There’s nothing wrong with a bit of friendly competition, and the Devon vs Cornwall debate is an ongoing one, and something many weigh up when trying to decide on a staycation destination.
Devon is indeed the third biggest county in the country, and almost double the size of Cornwall, although Cornwall does trump on the coastline front as the longest in the UK with over 600 miles, and three coasts to explore. Whereas Devon’s impressive National Parks, Exmoor and Dartmoor, are a large part of its appeal.
Holiday cottages in Cornwall and Devon share many of the same attributes, from stunning sea-view apartments to countryside cottages full of charm – you’ll be spoilt for choice when it comes to holiday accommodation. But when choosing between these two counties for a holiday, it’s important to consider the style of holiday you’re after.
While we may be somewhat biased, Cornwall comes up top for us (did you know over 25 per cent of Cornwall is designated as Areas of Outstanding Natural Beauty, impressive hey…), our blog takes a look at the neighbouring county’s credentials, so you can choose where to stay.
The beach at Porthcurno, Cornwall ©National Trust Images Hugh Mothersole
As with any holiday, proximity to beaches and the quality of beaches nearby is a big swaying factor. In Cornwall you’re never more than 16 miles from the sea, with over 400 beaches to explore, with three coastlines offering something unique. If it’s a surfing holiday you’re after, then Cornwall’s water is the champion, with the north coast in particular world-famous for its surfing credentials.
Devon’s beaches – while equally beautiful and often awarded for their picturesque qualities – are fewer in numbers with around 120 beaches. Much like Cornwall, the two coasts – north and south – in Devon offer beachgoers different flavours.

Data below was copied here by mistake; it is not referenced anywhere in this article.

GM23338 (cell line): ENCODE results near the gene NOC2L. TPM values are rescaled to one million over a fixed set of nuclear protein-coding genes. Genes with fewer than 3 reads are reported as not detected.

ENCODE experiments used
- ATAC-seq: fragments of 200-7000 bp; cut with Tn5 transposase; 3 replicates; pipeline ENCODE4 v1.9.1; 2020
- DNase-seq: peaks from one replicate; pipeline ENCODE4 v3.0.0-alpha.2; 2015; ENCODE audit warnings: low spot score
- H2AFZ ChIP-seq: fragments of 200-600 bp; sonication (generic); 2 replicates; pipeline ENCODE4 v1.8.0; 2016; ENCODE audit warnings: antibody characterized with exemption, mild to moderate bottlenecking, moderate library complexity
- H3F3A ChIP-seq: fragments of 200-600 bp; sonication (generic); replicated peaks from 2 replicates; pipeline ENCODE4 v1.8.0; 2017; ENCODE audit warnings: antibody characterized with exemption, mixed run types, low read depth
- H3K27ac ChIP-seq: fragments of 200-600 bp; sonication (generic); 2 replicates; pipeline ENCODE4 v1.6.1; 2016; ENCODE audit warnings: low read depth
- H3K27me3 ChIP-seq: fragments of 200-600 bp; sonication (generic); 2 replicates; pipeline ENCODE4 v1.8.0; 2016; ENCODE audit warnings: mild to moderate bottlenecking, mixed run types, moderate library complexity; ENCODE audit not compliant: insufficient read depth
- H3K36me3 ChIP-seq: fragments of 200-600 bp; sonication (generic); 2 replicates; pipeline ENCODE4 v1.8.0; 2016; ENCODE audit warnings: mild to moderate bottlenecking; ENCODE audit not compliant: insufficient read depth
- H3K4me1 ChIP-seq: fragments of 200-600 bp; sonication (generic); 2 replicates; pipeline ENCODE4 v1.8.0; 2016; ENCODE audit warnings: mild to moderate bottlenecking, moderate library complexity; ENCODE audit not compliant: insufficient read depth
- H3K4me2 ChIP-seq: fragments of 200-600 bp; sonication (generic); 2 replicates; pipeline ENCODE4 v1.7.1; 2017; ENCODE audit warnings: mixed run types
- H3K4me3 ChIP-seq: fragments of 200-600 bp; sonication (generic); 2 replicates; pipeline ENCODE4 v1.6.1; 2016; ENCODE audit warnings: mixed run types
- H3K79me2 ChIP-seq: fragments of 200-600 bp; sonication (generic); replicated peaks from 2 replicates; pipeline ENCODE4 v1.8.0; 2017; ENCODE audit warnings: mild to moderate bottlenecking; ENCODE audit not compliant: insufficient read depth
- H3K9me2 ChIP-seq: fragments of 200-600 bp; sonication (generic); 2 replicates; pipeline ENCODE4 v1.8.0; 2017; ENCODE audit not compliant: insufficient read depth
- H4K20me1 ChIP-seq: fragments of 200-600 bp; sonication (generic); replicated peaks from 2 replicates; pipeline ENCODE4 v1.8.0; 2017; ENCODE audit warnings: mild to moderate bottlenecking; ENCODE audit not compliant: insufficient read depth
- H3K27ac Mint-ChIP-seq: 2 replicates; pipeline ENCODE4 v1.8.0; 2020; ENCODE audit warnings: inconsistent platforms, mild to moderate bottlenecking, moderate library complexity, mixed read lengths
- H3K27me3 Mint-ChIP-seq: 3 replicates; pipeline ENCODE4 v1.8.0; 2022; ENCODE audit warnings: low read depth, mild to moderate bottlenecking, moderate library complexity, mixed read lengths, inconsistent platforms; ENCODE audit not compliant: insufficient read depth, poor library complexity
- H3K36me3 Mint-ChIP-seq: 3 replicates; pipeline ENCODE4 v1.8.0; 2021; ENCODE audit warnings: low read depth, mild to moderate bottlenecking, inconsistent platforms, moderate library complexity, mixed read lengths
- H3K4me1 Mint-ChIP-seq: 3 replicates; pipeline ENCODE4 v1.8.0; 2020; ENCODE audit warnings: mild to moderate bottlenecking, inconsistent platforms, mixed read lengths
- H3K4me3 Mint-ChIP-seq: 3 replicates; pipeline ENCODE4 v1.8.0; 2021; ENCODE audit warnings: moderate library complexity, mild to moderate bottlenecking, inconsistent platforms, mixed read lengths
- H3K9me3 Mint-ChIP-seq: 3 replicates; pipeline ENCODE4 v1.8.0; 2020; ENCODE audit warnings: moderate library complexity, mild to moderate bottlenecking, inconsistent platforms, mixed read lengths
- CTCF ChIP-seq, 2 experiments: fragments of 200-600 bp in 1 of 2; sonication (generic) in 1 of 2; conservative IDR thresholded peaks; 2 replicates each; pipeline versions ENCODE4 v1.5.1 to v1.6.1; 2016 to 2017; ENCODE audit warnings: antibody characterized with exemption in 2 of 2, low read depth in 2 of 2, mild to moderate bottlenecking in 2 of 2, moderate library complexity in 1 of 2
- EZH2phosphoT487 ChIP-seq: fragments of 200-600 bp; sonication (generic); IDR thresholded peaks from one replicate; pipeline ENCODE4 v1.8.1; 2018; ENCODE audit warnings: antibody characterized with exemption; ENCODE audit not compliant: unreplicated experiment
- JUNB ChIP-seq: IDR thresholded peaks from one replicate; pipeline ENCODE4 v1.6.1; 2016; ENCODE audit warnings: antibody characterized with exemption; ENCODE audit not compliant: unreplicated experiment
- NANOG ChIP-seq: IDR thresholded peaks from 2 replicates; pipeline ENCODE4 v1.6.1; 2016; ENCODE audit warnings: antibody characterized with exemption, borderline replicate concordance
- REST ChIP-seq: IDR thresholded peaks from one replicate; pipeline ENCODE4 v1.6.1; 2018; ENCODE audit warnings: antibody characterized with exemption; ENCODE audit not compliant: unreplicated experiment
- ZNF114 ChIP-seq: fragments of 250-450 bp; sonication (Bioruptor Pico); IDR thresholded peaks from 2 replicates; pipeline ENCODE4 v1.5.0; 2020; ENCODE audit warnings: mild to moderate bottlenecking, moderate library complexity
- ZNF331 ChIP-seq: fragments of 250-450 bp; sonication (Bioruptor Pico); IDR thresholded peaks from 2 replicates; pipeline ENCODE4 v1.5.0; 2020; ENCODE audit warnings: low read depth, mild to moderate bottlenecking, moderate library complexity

The Seafood Restaurant food Rick Stein - © Sam Harris
The biggest controversy surrounding food often harks back to the cream tea debate, Cornwall being firm believers that it’s jam first, and Devon doing things all wrong and kicking things off with cream. While it’s up to you to decide how you like to enjoy your scone, it is worth remembering that Cornwall is the home to clotted cream, which is integral to a cream tea, therefore probably knowing best.
There’s more to Cornwall’s food scene than the cream tea though, with the top tier delicacy being the humble Cornish pasty, which is recognised across the globe. To be a true Cornish pasty it must be produced to the west of the River Tamar. Cornwall is also famous for its fish, potatoes, cheese and saffron buns!
Cornwall is home to some incredible restaurants, many of which offer the best seafood in the country. Cornwall and Devon are neck and neck when it comes to Michelin starred restaurants, both proud owners to three each.
Sunset at Nanjizal, also known as Mill Bay, a beach and cove near Lands End, Cornwall Cornwall England UK Europe. ©Ian Woolcock Shutterstock
Much like the rest of the UK, both Cornwall and Devon’s weather is changeable. However, due to the effects of the Gulf Stream, Cornwall has the sunniest and mildest climate in the whole of the UK. Cornwall also has some of the longest hours of sunlight, too. On 18 July 2022 Bude, in North Cornwall, experienced a record high for Cornwall of 36°C.
Modern Conversations collection display, installation view at Tate St Ives, 2021. Photo © Kirstin Prisk
Cornwall is known to be rich in history, art and literature. The Cornish landscape has inspired many from Daphne Du Maurier and Barbara Hepworth. During the 18th century, Cornwall was the mining centre of the world, famous for its base metal and tin production. There’s even a Cornish language, which dates back to pre-Roman times.
You could easily fill a week exploring either counties, visiting top attractions, beaches, woodlands and trying your hand at new activities. Surrounded by water, Cornwall’s activities often involve a watersports, which is a huge appeal to families. However, there really is something for everyone, with a plethora of National Trust sites, castles, gardens, as well as family attractions, such as theme parks, zoos and aquariums.
Devon’s wild land is certainly an attraction with both Dartmoor and Exmoor to explore, it’s also home to many historic sites.
We can’t deny that Cornwall is further from almost everywhere than Devon, and as Devon has two cities the public transport is favourable. But we think you’ll agree that while Cornwall may take that little longer to reach, it’s worth the wait.
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